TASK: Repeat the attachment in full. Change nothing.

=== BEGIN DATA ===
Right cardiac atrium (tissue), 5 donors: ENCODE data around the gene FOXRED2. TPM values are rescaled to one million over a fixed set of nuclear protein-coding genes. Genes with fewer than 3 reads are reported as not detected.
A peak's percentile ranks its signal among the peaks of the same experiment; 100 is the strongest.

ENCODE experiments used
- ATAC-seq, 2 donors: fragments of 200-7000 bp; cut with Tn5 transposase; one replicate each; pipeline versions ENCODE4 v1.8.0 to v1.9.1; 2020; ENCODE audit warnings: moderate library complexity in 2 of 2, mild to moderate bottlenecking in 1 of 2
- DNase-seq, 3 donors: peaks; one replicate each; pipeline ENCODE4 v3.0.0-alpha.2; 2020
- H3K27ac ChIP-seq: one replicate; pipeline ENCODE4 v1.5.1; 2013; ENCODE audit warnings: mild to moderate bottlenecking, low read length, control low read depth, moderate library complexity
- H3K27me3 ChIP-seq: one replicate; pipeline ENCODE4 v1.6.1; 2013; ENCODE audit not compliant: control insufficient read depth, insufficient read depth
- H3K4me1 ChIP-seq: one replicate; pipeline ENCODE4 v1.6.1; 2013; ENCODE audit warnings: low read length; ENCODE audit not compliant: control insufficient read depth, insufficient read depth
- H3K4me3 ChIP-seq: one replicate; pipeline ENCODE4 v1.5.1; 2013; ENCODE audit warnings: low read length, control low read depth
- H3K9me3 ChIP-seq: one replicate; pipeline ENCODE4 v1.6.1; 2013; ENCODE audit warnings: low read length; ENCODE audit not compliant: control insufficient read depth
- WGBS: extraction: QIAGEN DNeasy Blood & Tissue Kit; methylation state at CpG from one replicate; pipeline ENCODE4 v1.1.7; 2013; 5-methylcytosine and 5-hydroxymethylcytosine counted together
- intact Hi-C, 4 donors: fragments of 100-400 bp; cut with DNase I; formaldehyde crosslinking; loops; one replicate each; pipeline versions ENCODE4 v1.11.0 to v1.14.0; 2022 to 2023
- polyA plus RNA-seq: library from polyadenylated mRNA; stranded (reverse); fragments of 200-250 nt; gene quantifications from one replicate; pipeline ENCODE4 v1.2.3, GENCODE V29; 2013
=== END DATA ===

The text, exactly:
Right cardiac atrium (tissue), 5 donors: ENCODE data around the gene FOXRED2. TPM values are rescaled to one million over a fixed set of nuclear protein-coding genes. Genes with fewer than 3 reads are reported as not detected.
A peak's percentile ranks its signal among the peaks of the same experiment; 100 is the strongest.

ENCODE experiments used
- ATAC-seq, 2 donors: fragments of 200-7000 bp; cut with Tn5 transposase; one replicate each; pipeline versions ENCODE4 v1.8.0 to v1.9.1; 2020; ENCODE audit warnings: moderate library complexity in 2 of 2, mild to moderate bottlenecking in 1 of 2
- DNase-seq, 3 donors: peaks; one replicate each; pipeline ENCODE4 v3.0.0-alpha.2; 2020
- H3K27ac ChIP-seq: one replicate; pipeline ENCODE4 v1.5.1; 2013; ENCODE audit warnings: mild to moderate bottlenecking, low read length, control low read depth, moderate library complexity
- H3K27me3 ChIP-seq: one replicate; pipeline ENCODE4 v1.6.1; 2013; ENCODE audit not compliant: control insufficient read depth, insufficient read depth
- H3K4me1 ChIP-seq: one replicate; pipeline ENCODE4 v1.6.1; 2013; ENCODE audit warnings: low read length; ENCODE audit not compliant: control insufficient read depth, insufficient read depth
- H3K4me3 ChIP-seq: one replicate; pipeline ENCODE4 v1.5.1; 2013; ENCODE audit warnings: low read length, control low read depth
- H3K9me3 ChIP-seq: one replicate; pipeline ENCODE4 v1.6.1; 2013; ENCODE audit warnings: low read length; ENCODE audit not compliant: control insufficient read depth
- WGBS: extraction: QIAGEN DNeasy Blood & Tissue Kit; methylation state at CpG from one replicate; pipeline ENCODE4 v1.1.7; 2013; 5-methylcytosine and 5-hydroxymethylcytosine counted together
- intact Hi-C, 4 donors: fragments of 100-400 bp; cut with DNase I; formaldehyde crosslinking; loops; one replicate each; pipeline versions ENCODE4 v1.11.0 to v1.14.0; 2022 to 2023
- polyA plus RNA-seq: library from polyadenylated mRNA; stranded (reverse); fragments of 200-250 nt; gene quantifications from one replicate; pipeline ENCODE4 v1.2.3, GENCODE V29; 2013